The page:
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Posts Tagged ‘Recessionwire.com’

Recessionwire Founder And Former Portfolio.com Lifestyle Editor Moves To Post

Another Portfolio vet has scored a sweet gig.

Sara Clemence, the former lifestyle editor of Portfolio.com and co-founder of Recessionwire.com, has been appointed deputy business editor at The New York Post.

According to her Recessionwire bio Clemence’s job at Portfolio.com disappeared in a round of layoffs at the magazine at the end of last year. She was moved over to Conde Nast publication, shelter magazine Domino, which folded the same day. Clemence then went on to found Recessionwire with another former Portfolio.com staffer Laura Rich and freelance writer Lynn Parramore.

Clemence formerly worked for Forbes.com, The Albany Times Union and The Anniston Star. After working for the past few years in online media, it will be interesting to see what changes Clemence will bring to bear at New York’s News Corp.-owned tabloid paper.

Related: Former Portfolio.com Staffer Lands TV Gig

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New Ideas For Journalists’ Survival

people1.jpgMedia jobs are dwindling and reporters are being let go left and right, so everyone needs a leg up where they can get it. A lot of advice that we find is repetitive, but here are some insightful tips from Recessionwire blogger Laura Rich that she picked up from Mediabistro Circus speakers.

Although Rich says her tips are for not just for journalists — since “new work and new careers are emerging in the recession based on approaches that everyone needs to pick up in order to survive and thrive, and emerge from this downturn intact and better than ever” — we think reporters should take note. Whether you are currently unemployed, fearing for your job or comfortable where you are, taking advantage of these tools will undoubtedly help you build your own personal brand, which invaluable today.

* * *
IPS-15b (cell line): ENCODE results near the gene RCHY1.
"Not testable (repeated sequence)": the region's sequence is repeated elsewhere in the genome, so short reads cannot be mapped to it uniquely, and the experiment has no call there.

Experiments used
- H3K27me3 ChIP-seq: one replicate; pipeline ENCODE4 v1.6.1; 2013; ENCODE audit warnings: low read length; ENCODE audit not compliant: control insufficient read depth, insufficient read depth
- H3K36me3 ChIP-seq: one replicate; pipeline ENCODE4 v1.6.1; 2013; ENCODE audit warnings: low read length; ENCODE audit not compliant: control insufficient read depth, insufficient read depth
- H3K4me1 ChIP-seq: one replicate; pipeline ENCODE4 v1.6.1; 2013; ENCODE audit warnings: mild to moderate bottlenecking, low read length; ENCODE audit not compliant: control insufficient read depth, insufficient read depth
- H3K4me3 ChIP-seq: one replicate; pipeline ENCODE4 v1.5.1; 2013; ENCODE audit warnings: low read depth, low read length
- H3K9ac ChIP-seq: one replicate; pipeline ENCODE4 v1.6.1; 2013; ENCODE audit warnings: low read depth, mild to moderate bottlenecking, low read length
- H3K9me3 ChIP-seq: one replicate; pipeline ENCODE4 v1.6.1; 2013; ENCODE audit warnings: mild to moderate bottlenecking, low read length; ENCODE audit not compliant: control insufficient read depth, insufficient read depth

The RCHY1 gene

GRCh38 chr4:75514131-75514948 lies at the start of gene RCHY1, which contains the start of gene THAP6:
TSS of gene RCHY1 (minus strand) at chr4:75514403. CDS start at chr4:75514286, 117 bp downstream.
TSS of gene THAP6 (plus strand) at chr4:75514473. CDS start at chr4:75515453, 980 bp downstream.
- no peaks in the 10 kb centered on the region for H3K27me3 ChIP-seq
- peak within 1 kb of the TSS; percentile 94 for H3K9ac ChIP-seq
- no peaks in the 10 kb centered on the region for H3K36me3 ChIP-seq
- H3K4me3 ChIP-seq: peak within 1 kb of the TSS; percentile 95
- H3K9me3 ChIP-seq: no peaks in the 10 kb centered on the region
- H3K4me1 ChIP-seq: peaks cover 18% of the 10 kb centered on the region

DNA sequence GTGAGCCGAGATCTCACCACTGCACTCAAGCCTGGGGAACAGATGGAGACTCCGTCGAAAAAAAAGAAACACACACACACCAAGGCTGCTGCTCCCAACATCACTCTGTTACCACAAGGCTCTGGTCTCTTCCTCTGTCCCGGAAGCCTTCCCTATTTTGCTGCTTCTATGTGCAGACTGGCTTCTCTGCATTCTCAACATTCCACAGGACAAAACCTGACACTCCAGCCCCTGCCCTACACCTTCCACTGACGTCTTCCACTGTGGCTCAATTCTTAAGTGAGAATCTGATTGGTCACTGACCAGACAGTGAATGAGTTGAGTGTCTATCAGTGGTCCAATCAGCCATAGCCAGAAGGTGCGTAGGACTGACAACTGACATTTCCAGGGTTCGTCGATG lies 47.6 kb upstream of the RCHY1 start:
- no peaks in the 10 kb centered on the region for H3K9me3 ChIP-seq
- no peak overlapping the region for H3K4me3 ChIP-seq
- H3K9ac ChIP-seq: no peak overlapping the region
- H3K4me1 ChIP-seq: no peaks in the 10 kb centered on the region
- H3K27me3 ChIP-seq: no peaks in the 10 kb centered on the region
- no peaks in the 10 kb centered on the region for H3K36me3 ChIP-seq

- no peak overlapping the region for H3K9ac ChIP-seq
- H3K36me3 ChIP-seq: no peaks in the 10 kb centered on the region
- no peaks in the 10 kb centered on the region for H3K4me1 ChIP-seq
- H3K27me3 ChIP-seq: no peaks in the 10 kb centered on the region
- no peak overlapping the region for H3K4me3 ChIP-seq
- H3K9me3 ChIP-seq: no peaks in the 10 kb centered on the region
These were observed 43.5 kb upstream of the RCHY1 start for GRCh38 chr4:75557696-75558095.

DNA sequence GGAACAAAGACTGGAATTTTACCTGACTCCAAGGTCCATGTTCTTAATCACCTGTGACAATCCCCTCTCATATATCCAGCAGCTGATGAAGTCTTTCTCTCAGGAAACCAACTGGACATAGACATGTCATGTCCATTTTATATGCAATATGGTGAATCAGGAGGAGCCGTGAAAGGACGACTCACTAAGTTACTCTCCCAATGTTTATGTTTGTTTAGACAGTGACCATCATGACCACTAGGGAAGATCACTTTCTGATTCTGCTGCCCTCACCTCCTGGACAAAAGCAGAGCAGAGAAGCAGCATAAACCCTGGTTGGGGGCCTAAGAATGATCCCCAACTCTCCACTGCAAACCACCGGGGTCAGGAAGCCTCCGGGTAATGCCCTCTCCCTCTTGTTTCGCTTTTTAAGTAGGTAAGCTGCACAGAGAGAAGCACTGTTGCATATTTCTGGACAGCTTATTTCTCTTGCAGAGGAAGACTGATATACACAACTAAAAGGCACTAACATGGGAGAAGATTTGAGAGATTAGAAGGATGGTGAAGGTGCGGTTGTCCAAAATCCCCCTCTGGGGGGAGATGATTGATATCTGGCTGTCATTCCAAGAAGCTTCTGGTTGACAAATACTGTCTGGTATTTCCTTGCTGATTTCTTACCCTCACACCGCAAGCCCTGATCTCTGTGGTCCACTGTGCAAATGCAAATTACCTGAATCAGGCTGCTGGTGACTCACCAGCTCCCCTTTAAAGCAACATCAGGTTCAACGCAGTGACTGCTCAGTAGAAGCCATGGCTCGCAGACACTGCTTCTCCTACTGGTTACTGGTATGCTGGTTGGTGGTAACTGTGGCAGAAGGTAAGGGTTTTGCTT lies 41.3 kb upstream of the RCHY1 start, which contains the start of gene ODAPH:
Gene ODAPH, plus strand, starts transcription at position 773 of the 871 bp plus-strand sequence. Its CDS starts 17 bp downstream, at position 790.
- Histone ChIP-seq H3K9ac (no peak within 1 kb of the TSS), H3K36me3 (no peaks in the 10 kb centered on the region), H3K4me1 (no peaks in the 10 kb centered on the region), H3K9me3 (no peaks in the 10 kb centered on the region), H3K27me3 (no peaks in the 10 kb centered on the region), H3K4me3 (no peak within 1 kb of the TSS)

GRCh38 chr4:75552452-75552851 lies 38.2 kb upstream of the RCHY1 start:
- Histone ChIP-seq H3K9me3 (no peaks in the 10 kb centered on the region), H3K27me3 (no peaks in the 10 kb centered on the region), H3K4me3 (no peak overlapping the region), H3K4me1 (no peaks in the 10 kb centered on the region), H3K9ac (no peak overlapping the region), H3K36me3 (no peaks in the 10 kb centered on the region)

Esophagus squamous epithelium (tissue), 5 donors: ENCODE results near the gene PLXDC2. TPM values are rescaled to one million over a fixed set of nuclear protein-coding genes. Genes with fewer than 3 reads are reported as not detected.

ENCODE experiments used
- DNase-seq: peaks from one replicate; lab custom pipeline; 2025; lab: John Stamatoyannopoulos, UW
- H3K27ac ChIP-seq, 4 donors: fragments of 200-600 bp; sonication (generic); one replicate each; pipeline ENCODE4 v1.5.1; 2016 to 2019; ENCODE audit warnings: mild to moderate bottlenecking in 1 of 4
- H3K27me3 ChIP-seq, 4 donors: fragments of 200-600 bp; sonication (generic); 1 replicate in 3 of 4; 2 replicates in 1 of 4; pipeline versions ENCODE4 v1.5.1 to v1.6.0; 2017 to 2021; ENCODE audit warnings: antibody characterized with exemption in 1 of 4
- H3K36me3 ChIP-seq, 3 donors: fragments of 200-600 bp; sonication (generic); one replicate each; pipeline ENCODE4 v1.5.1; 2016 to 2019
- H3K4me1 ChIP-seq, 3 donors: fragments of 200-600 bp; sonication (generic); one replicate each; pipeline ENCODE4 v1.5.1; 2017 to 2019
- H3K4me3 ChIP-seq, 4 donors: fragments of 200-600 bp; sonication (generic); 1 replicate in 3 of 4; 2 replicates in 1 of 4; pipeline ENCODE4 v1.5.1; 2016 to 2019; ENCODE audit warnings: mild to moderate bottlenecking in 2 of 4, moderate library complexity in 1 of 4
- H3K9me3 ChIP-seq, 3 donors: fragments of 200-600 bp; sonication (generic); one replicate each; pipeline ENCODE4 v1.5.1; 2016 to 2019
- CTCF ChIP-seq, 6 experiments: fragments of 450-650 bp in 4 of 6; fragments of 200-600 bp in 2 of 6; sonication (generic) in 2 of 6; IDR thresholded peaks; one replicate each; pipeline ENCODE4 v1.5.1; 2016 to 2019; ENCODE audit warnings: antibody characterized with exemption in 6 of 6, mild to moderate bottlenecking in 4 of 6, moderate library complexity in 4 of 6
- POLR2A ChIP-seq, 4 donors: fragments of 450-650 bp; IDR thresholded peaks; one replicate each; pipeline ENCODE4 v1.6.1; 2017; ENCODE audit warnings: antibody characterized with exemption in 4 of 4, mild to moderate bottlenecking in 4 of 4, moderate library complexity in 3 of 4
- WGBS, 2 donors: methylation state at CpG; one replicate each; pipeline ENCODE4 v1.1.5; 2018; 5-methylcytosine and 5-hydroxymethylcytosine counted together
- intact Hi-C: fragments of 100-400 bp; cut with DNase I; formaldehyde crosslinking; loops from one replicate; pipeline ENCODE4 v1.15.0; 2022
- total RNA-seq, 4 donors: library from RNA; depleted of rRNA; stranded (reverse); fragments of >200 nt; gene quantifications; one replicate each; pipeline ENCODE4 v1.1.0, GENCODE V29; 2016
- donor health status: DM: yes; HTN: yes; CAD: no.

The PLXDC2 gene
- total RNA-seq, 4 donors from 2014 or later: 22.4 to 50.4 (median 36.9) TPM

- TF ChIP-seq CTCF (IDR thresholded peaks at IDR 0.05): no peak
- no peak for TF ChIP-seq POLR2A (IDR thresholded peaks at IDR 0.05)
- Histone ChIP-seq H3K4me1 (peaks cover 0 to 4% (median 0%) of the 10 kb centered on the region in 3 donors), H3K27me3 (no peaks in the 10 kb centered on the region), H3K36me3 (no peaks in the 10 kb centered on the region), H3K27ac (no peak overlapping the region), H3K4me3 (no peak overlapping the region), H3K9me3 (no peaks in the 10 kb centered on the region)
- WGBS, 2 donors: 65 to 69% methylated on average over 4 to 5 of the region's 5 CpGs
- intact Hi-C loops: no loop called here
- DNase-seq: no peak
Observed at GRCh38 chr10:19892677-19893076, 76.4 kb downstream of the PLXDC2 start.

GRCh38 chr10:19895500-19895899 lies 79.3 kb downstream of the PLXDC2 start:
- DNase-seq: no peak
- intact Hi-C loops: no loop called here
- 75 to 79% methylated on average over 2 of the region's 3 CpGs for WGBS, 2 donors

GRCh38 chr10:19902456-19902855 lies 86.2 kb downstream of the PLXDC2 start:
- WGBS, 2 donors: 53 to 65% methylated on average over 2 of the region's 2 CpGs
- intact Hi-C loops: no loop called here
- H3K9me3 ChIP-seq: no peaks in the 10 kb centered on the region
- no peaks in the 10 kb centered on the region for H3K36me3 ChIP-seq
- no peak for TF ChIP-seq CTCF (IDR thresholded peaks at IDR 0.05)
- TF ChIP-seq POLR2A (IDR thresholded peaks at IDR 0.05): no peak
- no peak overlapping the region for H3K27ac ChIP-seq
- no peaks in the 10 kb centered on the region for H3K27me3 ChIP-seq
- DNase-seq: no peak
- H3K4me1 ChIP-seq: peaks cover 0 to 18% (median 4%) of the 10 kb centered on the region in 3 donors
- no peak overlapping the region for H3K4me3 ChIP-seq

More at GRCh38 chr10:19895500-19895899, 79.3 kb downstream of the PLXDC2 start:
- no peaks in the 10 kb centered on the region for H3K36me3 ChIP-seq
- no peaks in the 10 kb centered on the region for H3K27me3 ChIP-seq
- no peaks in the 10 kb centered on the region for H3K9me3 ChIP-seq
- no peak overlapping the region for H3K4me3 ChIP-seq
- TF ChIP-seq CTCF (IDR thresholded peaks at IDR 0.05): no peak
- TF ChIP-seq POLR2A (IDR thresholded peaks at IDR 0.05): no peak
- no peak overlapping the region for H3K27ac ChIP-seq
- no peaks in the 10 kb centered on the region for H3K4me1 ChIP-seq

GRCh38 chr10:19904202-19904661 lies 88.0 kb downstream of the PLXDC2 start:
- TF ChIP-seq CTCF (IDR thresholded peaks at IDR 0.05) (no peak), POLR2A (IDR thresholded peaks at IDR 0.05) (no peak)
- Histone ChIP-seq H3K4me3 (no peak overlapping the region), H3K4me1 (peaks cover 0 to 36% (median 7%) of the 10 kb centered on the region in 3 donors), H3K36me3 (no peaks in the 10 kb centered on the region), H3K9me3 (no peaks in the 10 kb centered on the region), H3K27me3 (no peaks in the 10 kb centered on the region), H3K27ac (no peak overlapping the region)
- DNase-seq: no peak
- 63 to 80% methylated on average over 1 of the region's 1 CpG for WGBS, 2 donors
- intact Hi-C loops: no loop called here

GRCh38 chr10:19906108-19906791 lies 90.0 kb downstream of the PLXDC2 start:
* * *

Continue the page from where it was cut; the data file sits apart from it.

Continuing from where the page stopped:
Here are some of Rich’s key points:

“Build Your Brand. Bylines are one thing, but journalists have otherwise tended to align their identity with their publication. No more. Going forward, the name of the game is personal branding. Start a blog. Twitter. Be consistent and persistent in the ideas you get behind — they’ll get noticed and you’ll get a following. That following is valuable to editors who can count on you to help them build their readership.

“Crowdsource. This concept builds on the idea of ‘transparency,’ but it refers specifically to actively seeking participation in the development of your story. Take advantage of the efficiencies the Internet provides by sending out parts of your story to your following.”

“Interact with Your Readers. This is another area that is a radical shift for journalists who are used to simply sending their words out into the ether. In the new order, journalists absolutely must interact with their readers — learn from them and, yes, serve them — to ensure their careers. To make his point, Byrne tells his writers that their stories will stay on the homepage longer if they post responses to readers on the comment board.”

Earlier: Our coverage of Mediabistro Circus